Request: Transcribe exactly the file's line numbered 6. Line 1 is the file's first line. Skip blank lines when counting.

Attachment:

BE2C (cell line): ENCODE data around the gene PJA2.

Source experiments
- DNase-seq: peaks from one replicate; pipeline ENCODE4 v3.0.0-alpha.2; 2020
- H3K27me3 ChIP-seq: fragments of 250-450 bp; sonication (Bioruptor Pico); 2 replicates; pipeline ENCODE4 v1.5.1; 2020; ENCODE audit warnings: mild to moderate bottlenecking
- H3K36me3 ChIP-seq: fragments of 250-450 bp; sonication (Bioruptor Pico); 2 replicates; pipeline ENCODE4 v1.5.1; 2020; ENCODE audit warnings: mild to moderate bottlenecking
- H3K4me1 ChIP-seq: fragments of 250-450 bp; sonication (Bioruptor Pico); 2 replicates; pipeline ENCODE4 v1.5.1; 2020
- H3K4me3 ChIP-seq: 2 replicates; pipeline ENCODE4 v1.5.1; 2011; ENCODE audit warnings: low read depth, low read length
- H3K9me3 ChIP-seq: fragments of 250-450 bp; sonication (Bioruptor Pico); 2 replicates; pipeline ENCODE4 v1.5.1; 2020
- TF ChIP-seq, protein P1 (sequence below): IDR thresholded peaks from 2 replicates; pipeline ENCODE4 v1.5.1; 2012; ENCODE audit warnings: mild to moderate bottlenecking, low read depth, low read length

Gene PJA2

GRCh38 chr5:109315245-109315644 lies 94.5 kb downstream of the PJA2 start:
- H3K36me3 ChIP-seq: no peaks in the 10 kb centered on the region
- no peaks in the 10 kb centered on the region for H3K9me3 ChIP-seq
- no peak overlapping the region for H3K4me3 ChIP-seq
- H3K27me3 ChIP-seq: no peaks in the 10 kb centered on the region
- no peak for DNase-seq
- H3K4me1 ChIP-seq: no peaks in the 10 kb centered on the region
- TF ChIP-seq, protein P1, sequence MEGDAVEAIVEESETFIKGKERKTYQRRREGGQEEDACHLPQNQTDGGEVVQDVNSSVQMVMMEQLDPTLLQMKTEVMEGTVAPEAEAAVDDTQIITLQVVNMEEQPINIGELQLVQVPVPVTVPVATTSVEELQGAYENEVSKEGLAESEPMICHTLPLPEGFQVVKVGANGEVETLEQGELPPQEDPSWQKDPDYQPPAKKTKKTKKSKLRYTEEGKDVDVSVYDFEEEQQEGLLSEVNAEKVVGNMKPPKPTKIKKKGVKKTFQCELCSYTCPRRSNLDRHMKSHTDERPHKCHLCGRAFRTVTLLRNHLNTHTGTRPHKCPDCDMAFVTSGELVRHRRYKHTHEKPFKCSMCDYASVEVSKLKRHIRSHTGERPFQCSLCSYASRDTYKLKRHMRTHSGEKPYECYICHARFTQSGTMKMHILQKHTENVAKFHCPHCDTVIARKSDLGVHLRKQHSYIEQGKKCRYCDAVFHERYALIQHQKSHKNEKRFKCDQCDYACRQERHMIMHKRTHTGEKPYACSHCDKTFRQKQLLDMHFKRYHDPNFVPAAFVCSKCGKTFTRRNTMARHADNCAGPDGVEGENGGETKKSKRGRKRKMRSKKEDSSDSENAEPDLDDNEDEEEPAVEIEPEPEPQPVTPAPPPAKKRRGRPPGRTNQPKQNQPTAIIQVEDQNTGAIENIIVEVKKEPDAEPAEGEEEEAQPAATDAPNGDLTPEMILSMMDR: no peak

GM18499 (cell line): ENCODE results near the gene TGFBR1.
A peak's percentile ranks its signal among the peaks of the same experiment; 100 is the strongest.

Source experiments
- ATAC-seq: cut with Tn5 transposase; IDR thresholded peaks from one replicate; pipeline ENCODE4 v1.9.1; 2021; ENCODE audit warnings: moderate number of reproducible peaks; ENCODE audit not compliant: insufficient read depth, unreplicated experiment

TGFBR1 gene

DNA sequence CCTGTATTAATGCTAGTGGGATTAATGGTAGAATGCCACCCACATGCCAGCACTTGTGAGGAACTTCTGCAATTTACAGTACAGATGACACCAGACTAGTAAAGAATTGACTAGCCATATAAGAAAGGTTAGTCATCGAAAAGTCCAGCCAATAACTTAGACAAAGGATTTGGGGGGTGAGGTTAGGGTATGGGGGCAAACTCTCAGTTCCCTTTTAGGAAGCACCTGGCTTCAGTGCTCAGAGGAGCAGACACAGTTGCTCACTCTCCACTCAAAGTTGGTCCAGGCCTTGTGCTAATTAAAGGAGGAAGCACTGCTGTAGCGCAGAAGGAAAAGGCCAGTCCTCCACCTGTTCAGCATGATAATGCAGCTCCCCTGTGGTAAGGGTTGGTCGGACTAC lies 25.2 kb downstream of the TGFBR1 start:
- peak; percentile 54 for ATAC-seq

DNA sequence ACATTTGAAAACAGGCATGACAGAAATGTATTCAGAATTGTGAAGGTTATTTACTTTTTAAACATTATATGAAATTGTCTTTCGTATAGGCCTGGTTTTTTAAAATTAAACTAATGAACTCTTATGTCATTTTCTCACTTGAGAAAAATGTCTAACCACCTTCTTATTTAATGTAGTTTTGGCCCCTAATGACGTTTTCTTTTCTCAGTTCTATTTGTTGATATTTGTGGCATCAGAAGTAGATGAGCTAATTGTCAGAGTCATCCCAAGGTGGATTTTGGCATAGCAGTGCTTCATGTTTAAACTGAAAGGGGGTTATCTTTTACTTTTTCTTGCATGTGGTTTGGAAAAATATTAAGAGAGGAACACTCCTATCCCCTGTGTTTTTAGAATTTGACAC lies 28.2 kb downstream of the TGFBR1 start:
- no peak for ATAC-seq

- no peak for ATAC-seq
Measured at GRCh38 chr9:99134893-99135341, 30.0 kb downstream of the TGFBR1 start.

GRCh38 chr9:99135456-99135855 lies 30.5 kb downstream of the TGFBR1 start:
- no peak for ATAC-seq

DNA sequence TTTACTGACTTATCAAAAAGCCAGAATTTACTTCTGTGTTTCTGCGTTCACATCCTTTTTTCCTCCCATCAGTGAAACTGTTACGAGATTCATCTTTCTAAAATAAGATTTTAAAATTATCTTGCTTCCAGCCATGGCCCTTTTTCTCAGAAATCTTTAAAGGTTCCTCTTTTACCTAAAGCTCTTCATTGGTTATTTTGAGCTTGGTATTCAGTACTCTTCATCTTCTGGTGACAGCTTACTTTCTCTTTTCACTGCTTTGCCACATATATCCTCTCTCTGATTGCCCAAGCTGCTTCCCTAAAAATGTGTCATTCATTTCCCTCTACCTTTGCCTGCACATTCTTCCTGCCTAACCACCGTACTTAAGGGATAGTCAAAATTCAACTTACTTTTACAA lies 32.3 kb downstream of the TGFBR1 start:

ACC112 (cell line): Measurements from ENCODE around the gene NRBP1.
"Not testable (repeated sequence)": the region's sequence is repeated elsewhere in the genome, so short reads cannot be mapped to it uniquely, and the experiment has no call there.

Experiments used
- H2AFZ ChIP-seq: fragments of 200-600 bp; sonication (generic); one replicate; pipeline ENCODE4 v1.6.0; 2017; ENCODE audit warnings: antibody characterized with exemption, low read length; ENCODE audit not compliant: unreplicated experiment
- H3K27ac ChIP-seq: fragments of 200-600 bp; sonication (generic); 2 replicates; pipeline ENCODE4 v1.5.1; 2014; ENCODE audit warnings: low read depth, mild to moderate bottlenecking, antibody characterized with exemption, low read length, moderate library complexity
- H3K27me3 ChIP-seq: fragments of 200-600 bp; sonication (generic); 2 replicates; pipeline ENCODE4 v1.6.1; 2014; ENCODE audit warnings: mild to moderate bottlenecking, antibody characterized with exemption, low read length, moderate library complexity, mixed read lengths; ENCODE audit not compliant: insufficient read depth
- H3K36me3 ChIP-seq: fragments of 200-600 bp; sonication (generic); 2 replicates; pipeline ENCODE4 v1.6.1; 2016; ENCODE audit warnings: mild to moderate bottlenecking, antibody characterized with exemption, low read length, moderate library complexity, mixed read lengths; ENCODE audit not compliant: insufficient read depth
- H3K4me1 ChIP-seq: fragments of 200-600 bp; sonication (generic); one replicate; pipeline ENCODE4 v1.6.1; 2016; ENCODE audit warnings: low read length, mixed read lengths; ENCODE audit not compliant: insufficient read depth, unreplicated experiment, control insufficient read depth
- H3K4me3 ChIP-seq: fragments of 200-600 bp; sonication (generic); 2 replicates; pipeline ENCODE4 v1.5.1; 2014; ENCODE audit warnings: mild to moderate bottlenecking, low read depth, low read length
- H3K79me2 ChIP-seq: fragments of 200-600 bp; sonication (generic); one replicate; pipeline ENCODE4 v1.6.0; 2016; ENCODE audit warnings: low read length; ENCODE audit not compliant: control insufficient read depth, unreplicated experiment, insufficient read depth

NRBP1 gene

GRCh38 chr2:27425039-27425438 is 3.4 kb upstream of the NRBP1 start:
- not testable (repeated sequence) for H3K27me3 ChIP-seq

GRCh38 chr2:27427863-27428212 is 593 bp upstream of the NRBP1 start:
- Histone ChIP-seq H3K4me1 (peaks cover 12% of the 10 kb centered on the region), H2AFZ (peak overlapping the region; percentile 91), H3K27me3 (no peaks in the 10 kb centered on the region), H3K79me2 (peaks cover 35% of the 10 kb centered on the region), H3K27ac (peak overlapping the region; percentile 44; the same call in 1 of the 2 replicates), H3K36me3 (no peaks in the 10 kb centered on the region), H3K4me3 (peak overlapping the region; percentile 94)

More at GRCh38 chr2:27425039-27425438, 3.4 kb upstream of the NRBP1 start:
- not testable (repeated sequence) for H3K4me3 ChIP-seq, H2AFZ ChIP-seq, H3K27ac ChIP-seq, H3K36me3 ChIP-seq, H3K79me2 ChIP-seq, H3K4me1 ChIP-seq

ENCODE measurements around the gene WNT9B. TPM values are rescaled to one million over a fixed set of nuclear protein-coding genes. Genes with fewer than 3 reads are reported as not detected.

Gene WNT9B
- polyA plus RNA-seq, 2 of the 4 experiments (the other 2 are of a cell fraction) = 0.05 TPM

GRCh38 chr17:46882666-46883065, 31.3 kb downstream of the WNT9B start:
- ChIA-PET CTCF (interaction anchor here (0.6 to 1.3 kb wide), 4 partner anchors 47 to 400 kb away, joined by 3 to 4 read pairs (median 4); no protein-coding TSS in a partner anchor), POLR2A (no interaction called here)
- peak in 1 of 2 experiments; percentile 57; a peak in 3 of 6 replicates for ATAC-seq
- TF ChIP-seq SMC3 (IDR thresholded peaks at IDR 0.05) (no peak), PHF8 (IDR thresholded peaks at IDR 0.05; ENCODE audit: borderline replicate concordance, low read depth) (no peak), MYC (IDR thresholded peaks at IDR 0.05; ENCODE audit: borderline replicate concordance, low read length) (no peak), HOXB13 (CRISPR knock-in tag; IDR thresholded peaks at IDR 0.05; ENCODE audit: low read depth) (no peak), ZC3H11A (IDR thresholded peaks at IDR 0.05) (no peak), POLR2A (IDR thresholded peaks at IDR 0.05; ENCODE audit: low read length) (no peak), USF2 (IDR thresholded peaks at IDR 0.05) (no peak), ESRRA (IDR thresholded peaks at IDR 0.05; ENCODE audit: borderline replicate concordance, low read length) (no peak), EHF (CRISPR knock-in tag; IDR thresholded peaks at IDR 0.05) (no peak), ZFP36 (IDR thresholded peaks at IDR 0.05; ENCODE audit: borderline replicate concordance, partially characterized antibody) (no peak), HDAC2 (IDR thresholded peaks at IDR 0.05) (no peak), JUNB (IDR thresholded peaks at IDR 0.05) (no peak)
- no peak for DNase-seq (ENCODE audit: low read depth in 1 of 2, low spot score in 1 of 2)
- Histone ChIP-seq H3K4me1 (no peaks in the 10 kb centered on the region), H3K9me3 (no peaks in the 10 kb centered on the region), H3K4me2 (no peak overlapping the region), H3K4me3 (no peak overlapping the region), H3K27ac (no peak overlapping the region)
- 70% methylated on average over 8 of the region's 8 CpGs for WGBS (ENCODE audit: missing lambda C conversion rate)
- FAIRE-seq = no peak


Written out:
- H3K4me1 ChIP-seq: fragments of 250-450 bp; sonication (Bioruptor Pico); 2 replicates; pipeline ENCODE4 v1.5.1; 2020